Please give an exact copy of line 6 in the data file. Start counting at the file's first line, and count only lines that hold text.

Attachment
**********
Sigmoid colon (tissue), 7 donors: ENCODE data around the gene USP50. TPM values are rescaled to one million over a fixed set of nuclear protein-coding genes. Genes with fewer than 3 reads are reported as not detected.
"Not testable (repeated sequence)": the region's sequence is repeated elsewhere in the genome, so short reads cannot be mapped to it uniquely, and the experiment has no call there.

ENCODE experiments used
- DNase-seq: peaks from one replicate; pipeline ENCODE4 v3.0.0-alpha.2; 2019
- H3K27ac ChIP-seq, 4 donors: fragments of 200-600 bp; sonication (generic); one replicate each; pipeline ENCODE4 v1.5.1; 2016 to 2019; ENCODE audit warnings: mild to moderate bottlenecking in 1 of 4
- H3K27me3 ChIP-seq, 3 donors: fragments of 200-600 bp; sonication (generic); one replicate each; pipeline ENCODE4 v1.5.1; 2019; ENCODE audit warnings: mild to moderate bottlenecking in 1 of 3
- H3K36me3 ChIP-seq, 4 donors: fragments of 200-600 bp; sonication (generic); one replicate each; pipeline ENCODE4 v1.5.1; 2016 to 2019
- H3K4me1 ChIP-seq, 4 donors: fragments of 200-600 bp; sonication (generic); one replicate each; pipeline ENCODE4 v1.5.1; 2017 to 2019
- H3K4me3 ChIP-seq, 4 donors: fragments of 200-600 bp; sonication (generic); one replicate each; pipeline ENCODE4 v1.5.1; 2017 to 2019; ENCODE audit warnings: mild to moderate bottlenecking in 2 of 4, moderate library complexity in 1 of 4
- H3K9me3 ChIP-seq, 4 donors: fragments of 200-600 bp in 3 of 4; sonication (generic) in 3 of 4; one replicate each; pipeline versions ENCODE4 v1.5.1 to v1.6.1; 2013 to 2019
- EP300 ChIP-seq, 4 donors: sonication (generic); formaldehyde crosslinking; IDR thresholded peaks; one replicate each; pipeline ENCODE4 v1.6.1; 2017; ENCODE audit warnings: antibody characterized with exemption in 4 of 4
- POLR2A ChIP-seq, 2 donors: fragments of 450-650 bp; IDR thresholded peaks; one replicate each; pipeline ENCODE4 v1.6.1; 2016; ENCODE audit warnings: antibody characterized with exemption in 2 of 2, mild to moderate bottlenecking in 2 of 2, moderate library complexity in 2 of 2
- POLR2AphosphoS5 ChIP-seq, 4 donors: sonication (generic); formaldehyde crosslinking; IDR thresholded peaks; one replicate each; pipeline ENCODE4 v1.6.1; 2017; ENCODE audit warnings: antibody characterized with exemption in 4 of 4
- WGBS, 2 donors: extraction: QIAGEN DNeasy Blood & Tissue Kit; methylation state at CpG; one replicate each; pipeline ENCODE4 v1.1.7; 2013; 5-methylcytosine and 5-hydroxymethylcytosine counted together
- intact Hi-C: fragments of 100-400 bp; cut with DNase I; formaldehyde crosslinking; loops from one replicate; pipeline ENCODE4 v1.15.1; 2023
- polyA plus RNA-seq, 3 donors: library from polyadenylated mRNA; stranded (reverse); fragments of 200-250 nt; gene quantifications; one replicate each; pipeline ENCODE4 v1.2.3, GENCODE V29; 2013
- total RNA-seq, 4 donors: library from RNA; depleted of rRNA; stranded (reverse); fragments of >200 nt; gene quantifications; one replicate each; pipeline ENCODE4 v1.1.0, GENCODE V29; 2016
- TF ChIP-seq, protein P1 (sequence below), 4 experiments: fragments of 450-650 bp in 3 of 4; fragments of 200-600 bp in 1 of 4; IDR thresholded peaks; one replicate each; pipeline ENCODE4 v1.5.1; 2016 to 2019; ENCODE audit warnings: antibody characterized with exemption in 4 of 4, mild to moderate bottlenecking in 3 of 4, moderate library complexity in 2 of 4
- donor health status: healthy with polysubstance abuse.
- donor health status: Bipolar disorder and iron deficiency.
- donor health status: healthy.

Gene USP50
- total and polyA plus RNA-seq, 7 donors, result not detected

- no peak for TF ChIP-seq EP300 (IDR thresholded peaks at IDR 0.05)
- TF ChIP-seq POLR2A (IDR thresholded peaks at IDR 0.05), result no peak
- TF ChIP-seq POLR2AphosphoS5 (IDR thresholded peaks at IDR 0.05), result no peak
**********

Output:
- H3K27me3 ChIP-seq, 3 donors: fragments of 200-600 bp; sonication (generic); one replicate each; pipeline ENCODE4 v1.5.1; 2019; ENCODE audit warnings: mild to moderate bottlenecking in 1 of 3